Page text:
Crystal to Represent Ravens in Pro Bowl

When Ravens fans tune in to FOX on Feb. 10th, it will be no surprise when they see a familiar face. Linebacker Ray Lewis, tackle Jonathan Ogden and safety Ed Reed are all accustomed to playing in Aloha Stadium, where, they will once again be lining up amongst the league's best.

This prolific trio does not constitute the entire list of Ravens performers that will be in Hawaii, however.

Along with those making the trip for their achievements in 2007 will be Crystal B., the Ravens' cheerleader selected to represent Baltimore at this year's Pro Bowl.

Born in Baltimore and raised in Pasadena, Md., Crystal exudes a pride for the Ravens only befitting of a local fan. She first embraced the purple and black when the Cleveland Browns moved to Baltimore in 1996. When she realized she would be staying in town to attend college, she decided to give cheering from the field, as opposed to the stands, a try. Though she was only 18 at the time, her experience gave her a leg up on the competition.

Crystal first began cheering at the age of six. She devoted countless hours of her childhood to youth all-star cheerleading, first as a participant and later as a coach. Now a six-year veteran for the Ravens, it comes as no surprise that her efforts have placed her back on an all-star team, this time on one of professional sports' grandest stages.

Elected by her teammates and coaches, Crystal will be the sole Ravens cheerleader at the Pro Bowl. Every year, each team selects one member of their squad to perform in Hawaii; in all, 32 ladies from around the league will meet in Honolulu for the game.

"I'm excited to get to know the other girls in the NFL," Crystal says. "We don't interact with them a lot."

In football, as in most sports, cheerleading squads are only responsible for home-field entertainment. However, traveling extensively to raise others' spirits is nothing new for the veteran. She began cheering competitively around the country when she was 12 and has since made the most of her opportunities to see the world. In the summer of 2005, she joined up with the Armed Forces Entertainment Tour to entertain troops overseas, visiting 11 different cities in a two-week period.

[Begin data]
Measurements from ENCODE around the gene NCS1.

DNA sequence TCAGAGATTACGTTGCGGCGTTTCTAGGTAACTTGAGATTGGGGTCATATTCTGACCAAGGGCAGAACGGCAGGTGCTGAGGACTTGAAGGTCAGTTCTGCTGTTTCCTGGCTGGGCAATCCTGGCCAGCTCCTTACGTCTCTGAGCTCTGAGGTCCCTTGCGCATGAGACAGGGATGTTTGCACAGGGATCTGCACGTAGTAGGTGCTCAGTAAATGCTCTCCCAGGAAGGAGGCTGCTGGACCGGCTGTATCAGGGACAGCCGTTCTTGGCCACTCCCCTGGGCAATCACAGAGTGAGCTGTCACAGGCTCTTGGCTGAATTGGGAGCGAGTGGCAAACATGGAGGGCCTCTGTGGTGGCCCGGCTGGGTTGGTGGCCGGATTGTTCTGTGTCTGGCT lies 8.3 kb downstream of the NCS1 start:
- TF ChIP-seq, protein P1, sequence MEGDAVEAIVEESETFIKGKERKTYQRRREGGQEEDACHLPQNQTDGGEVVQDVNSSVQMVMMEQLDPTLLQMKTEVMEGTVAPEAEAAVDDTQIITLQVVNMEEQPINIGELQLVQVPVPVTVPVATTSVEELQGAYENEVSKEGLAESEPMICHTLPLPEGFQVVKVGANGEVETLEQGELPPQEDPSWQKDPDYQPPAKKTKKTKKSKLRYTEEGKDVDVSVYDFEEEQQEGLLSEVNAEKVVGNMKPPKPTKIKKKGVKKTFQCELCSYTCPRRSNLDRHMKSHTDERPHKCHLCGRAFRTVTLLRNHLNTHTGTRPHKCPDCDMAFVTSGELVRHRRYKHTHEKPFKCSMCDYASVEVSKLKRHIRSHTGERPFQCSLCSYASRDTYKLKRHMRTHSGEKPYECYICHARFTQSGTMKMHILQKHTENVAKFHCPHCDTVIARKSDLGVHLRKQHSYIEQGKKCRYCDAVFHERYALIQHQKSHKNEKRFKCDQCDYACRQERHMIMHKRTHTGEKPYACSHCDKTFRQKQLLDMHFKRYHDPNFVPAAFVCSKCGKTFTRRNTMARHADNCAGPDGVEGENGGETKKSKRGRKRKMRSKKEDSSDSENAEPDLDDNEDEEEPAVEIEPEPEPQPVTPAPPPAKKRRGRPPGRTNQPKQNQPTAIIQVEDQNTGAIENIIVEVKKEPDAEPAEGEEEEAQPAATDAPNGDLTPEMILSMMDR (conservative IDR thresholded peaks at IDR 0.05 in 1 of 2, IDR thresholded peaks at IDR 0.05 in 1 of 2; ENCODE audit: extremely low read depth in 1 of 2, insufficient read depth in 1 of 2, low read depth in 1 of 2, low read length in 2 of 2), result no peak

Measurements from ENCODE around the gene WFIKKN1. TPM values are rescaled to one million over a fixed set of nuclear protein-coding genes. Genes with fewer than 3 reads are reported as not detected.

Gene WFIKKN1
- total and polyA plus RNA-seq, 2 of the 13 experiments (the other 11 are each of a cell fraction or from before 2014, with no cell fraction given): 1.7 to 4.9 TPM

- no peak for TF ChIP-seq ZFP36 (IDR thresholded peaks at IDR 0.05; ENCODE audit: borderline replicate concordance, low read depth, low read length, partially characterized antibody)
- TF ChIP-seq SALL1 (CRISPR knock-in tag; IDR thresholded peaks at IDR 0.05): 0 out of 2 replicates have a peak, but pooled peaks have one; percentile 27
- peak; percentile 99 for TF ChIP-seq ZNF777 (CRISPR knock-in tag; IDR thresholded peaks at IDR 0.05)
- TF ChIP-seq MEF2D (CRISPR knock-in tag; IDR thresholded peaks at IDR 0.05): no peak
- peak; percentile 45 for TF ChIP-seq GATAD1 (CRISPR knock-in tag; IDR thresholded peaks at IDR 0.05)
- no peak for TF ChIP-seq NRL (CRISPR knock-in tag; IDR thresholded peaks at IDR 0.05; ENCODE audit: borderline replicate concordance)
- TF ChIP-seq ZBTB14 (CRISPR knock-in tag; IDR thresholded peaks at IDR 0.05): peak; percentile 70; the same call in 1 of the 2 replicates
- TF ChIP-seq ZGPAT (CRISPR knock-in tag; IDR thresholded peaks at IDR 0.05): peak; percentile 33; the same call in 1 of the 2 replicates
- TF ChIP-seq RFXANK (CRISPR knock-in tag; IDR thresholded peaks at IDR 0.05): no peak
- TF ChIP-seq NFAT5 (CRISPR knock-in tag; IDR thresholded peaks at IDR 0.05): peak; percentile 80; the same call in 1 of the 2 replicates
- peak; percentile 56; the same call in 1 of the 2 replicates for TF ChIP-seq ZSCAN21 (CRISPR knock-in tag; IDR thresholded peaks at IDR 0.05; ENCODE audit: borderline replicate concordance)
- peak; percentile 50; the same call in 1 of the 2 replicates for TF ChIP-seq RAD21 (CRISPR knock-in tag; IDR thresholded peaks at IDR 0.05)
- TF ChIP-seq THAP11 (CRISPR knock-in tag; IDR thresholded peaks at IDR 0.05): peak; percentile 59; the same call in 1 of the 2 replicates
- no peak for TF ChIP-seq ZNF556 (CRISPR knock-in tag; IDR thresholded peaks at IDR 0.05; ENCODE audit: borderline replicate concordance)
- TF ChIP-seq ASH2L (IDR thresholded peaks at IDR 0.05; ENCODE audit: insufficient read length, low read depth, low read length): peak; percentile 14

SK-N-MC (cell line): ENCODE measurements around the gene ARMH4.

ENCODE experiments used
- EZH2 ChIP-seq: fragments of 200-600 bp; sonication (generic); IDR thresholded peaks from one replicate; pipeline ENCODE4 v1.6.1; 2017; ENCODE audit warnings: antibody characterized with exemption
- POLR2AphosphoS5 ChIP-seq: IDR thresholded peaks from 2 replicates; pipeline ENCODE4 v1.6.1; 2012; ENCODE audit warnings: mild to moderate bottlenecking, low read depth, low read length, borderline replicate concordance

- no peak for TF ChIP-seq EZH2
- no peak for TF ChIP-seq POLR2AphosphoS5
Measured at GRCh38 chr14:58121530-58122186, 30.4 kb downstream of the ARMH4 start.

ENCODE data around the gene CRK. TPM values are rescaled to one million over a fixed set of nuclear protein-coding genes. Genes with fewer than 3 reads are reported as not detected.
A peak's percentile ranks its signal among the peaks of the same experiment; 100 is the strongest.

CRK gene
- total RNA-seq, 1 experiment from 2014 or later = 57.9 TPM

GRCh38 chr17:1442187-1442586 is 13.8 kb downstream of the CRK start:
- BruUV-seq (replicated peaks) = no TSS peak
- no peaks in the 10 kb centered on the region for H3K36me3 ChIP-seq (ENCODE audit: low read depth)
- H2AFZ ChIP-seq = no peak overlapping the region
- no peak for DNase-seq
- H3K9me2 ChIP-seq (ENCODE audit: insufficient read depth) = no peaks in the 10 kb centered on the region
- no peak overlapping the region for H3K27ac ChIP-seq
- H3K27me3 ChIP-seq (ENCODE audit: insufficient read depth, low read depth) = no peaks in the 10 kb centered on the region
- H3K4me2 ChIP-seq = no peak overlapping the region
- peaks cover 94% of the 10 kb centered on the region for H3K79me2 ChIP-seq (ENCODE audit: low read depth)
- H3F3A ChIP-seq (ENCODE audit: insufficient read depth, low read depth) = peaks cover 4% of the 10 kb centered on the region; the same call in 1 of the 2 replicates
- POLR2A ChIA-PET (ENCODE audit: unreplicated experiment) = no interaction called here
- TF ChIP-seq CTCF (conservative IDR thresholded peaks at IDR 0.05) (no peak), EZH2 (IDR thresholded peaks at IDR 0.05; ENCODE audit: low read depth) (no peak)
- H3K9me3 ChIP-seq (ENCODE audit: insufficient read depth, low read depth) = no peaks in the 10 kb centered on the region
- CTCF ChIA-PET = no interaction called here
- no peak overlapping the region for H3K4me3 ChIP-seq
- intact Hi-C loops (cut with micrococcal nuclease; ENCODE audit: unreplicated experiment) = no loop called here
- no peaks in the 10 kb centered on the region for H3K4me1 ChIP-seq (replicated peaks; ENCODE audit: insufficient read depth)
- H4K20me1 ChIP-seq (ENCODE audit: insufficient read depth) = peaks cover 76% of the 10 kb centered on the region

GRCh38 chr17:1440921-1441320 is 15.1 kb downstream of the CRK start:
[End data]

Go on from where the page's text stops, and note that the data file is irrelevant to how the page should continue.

"That was probably the most memorable experience I have cheering," Crystal says. "I spent my fourth of July with U.S. soldiers in south Sinai, Egypt, which was unbelievable. I saw a different city every other day. It was very cool."

This will not be Crystal's first time to Hawaii, either. At the 1999 Pro Bowl, she had the opportunity to perform in the halftime show, an experience she will never forget.

"As a child, I remember that the NFL cheerleaders were treated like movie stars and were so glamorous," Crystal says. "They had security and everything."

This time around, she will be in the limelight. And though she is going back to the tropical paradise, she will be hard at work during the full week of festivities leading up to the game.

Before her plane even touches down in Hawaii, Crystal is required to learn 12 sideline dance routines off of a DVD.

"Luckily, that's one of the ways I learn the Ravens' routines, so I'm used to it," Crystal says.

She will have a 10-hour practice her first day in Hawaii, followed by a practice every day leading up to the game. Working with an entirely new group of teammates, it will be a challenge to perfect their pregame and halftime shows in such a short period.

"I'm sure it's going to be hard work for us all to look uniform after only seven days of practice, but I'm excited to see the different styles of cheerleaders," she says.

Along with practice, the cheerleaders will visit hospitals and make public appearances throughout the week, signing autographs and prepping the city for the big game.

For Crystal, the opportunity is credited to the hard work of her teammates.

"Everyone really pushes each other to work as hard as we can," Crystal says. "I don't think there are many adults that can meet twice a week with friends they get along with and work out and then perform in front of 70,000 people. It's a unique experience."

As for next season, she is still unsure as to what her cheering future holds in store. Crystal is currently in her last year of graduate school where she is seeking a Master's Degree in social work. She also spends three days a week working with special-education students at a local elementary school and wants to become a full-time social worker in the Baltimore area.

"I hope to always be connected to the organization somehow, because it has helped make me the person I am," Crystal says. "The discipline, the teamwork, and really being here for six years at this time of my life has taught me a lot about the person I am and want to be."

A part of which, as she will attest, will never change

"When it's time to retire the pom poms, I'll still be there in the stands," Crystal says. "I'll always be a cheerleader at heart."

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